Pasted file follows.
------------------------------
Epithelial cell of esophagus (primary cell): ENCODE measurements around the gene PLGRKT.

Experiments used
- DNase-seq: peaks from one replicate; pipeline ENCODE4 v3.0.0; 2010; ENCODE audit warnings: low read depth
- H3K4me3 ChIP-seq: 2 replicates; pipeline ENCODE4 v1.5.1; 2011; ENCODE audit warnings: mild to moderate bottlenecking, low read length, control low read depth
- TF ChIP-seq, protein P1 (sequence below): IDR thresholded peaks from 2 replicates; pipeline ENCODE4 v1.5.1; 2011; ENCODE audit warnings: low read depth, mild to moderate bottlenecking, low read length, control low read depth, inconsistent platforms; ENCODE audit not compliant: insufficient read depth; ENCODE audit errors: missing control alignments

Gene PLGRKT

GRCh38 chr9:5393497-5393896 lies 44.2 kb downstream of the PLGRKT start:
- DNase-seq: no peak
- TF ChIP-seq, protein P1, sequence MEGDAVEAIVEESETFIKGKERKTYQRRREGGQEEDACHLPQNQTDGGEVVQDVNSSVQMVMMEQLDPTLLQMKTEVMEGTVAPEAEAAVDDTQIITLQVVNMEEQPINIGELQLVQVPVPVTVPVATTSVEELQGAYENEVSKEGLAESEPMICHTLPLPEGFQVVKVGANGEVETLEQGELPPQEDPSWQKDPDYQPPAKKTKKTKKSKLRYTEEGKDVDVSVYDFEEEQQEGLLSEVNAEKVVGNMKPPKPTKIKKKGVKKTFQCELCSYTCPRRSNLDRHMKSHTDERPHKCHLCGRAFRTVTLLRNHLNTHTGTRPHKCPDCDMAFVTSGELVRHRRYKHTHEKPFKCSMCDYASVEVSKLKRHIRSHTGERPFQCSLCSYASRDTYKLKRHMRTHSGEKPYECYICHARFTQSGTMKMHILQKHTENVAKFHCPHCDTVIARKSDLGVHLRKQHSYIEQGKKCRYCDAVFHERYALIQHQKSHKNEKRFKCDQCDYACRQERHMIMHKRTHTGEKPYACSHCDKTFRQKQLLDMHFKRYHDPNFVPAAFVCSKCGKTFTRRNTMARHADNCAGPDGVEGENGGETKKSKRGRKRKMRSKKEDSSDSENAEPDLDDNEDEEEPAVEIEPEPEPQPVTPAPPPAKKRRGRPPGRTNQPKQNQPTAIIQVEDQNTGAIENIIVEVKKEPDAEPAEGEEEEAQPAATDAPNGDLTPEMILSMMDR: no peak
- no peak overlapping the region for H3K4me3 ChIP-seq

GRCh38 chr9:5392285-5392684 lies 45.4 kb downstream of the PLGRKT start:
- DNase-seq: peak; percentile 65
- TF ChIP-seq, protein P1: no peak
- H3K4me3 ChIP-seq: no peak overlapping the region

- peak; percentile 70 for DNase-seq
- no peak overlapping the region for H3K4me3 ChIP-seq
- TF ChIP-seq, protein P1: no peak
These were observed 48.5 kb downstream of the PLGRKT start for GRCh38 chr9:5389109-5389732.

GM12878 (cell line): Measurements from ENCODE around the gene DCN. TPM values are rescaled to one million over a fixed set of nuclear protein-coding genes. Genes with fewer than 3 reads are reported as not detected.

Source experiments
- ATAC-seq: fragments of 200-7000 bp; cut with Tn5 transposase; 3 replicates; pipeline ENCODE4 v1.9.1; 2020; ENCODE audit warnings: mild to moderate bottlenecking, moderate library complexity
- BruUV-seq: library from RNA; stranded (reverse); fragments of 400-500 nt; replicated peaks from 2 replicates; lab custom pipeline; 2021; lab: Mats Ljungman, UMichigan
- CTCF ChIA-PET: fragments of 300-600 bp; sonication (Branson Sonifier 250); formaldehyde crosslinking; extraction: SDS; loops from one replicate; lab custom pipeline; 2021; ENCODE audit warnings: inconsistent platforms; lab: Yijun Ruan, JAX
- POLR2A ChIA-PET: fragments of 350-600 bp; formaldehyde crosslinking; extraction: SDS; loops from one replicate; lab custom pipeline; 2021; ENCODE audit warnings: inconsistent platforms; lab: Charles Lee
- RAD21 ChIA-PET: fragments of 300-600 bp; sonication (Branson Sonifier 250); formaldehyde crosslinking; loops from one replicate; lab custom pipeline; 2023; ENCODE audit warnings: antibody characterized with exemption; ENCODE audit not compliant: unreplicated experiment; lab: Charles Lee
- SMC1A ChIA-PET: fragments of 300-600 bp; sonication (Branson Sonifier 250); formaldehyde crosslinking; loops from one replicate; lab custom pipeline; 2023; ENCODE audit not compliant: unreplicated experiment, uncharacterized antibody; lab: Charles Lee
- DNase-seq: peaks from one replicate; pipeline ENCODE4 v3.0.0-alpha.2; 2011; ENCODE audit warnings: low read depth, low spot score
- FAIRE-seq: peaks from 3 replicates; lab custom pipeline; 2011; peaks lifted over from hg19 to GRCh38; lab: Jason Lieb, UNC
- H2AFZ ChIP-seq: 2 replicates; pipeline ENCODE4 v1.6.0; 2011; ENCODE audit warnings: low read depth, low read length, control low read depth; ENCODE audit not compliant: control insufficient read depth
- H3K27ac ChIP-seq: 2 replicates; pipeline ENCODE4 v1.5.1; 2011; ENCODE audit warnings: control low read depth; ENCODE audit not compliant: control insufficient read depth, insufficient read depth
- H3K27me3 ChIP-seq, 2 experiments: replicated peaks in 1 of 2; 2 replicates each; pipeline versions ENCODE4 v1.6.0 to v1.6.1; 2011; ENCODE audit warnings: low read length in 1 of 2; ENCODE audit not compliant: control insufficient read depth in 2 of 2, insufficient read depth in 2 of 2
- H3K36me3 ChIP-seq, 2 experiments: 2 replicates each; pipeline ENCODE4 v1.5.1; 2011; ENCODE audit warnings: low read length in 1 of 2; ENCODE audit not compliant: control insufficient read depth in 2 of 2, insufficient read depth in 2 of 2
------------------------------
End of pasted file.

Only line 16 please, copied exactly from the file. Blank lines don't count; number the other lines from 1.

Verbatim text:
- no peak overlapping the region for H3K4me3 ChIP-seq